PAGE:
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1

In 2e, each point of a character’s ability score gives a +5% to the chance of success. In 3e, every two points of a character’s ability score gives a +5% to the chance of success. Which is a fundamental difference. If you want scores to count the way they do in 2e but you want roll-over like 3e, you’d want to use score - 10 as the modifier to the roll. ...


3

With 2 coins, there's an 11/36 chance that at least one die is a 1. With 3 coins, there's a 20/36 = 5/9 chance that at least one die is a 1 or 2. With 4 coins, there's a 27/36 = 3/4 chance that at least one die is a 1-3. With 5 coins, there's an 32/36 = 8/9 chance that at least one die is a 1-4. The expected number of steps is just the inverse of the ...


6

Here's some Python to lend some experimental results to the theoretical results others have added: import random def die_roll(): dice = [random.randint(1, 6), random.randint(1, 6)] return dice def play_game(starting_coins): coins = starting_coins rolls = 0 while coins < 6: dice = die_roll() rolls += 1 if ...


4

About 7½ rolls This is a pretty simple problem, because your system only stores a tiny bit of state -- the number of coins. Once we know the state, we know the behavior of your system from that point onward. Which means we can break your system down into simple problems, then add them up to find the average you want. So we'll solve the simplest ...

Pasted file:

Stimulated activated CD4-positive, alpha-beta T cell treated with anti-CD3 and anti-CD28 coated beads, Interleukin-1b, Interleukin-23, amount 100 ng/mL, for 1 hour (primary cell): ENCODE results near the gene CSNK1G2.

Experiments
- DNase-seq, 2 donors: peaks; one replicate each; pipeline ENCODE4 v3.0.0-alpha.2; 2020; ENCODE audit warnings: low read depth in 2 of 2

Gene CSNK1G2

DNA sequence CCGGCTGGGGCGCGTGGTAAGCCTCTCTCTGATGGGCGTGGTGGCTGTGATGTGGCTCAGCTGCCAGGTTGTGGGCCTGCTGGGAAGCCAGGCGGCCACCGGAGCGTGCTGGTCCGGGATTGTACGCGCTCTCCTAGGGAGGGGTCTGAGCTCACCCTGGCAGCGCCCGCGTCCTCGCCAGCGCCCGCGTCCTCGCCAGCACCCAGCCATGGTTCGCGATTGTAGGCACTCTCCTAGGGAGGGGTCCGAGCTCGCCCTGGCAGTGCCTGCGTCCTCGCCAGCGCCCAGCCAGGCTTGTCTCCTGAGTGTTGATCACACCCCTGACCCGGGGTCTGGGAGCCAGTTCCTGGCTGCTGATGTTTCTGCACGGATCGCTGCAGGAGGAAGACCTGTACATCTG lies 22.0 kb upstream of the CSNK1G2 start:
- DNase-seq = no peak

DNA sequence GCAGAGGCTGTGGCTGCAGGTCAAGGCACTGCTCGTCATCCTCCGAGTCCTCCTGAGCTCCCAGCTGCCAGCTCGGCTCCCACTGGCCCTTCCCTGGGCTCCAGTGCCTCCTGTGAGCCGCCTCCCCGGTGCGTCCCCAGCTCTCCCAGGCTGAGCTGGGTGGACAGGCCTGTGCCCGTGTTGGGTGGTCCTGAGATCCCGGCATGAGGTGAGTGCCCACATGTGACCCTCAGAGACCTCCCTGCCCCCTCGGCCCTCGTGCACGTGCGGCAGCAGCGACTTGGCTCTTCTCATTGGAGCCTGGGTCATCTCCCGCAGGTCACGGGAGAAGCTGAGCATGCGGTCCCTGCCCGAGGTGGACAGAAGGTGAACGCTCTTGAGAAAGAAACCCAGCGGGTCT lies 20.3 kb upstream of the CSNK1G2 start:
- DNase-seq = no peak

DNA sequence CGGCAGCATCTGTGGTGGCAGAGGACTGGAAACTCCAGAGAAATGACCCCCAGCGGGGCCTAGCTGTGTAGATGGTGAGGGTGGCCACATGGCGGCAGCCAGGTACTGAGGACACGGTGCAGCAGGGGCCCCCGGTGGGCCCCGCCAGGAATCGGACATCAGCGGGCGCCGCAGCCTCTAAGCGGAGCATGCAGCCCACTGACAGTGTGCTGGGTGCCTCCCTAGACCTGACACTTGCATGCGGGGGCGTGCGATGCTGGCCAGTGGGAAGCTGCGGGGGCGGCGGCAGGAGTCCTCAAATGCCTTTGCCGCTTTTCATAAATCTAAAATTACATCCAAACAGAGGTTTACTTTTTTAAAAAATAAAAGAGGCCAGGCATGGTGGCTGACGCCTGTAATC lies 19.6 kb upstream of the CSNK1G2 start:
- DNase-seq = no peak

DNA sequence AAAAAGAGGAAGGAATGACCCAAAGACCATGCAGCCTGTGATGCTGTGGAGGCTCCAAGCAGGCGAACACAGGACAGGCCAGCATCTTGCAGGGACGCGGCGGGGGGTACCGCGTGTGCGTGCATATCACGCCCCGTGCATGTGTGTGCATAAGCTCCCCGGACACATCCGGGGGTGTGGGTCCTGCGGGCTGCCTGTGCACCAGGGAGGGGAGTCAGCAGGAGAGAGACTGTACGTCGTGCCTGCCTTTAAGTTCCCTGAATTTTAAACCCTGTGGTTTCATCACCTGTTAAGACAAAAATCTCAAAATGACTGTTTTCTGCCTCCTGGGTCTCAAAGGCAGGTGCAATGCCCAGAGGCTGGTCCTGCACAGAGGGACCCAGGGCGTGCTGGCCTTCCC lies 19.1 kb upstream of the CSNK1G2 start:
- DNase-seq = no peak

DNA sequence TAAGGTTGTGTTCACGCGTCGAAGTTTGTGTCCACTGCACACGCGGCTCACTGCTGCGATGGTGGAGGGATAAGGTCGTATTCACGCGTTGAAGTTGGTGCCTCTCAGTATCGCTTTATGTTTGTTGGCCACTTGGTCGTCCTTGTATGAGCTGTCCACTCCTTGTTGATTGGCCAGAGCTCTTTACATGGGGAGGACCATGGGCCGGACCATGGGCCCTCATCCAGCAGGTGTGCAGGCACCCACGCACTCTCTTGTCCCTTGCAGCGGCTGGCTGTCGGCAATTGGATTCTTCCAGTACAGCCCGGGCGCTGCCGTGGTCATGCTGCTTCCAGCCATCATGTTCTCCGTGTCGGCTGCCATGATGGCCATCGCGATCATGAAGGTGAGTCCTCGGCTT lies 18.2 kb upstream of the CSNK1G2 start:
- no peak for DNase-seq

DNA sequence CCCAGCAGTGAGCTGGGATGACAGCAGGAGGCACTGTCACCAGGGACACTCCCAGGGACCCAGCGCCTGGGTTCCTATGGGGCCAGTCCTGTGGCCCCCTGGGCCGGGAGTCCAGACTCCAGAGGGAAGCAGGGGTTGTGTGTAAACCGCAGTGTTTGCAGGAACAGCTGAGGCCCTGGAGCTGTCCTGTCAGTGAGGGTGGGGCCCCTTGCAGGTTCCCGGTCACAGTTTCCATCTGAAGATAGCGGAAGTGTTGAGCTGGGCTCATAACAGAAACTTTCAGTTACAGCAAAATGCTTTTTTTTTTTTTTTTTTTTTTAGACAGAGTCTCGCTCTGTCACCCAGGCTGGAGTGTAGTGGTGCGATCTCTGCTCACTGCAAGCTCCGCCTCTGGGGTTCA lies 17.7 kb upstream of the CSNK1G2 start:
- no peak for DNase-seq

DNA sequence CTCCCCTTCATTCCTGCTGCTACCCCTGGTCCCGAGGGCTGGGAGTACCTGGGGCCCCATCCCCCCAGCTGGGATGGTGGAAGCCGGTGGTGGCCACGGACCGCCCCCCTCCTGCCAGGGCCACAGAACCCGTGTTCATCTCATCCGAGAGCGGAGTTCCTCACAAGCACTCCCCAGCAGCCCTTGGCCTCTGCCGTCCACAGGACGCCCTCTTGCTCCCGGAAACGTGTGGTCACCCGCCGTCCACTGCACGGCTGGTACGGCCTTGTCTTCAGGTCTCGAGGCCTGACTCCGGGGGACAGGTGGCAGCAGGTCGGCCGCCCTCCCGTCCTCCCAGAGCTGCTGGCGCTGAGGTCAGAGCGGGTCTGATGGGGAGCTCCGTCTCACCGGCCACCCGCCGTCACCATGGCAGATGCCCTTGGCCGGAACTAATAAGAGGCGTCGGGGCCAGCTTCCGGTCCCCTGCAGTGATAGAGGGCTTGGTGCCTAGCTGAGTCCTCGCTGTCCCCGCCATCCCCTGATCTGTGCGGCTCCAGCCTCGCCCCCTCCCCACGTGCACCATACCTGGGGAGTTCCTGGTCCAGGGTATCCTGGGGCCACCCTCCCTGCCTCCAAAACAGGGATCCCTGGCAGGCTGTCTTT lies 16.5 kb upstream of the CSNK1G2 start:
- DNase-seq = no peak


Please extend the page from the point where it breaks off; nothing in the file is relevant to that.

41

Answers Below are the expected number of steps/rolls to get to 6 coins: Steps To Go From 2 Coins to 6 Coins = 7.52631 Steps To Go From 3 Coins to 6 Coins = 4.25833 Steps To Go From 4 Coins to 6 Coins = 2.45833 Steps To Go From 5 Coins to 6 Coins = 1.125 Solution The best way to solve this problem in general is not Anydice, but with a tool called Markov ...


11

You can do this analytically using geometric distributions. Anydice runs into problems with these because they are infinite and computer programs don't like infinite loops. The probability distribution to get below the number of coins you currently have is a geometric distribution and we can use anydice to get the probabilities of each of these from n=2 to ...



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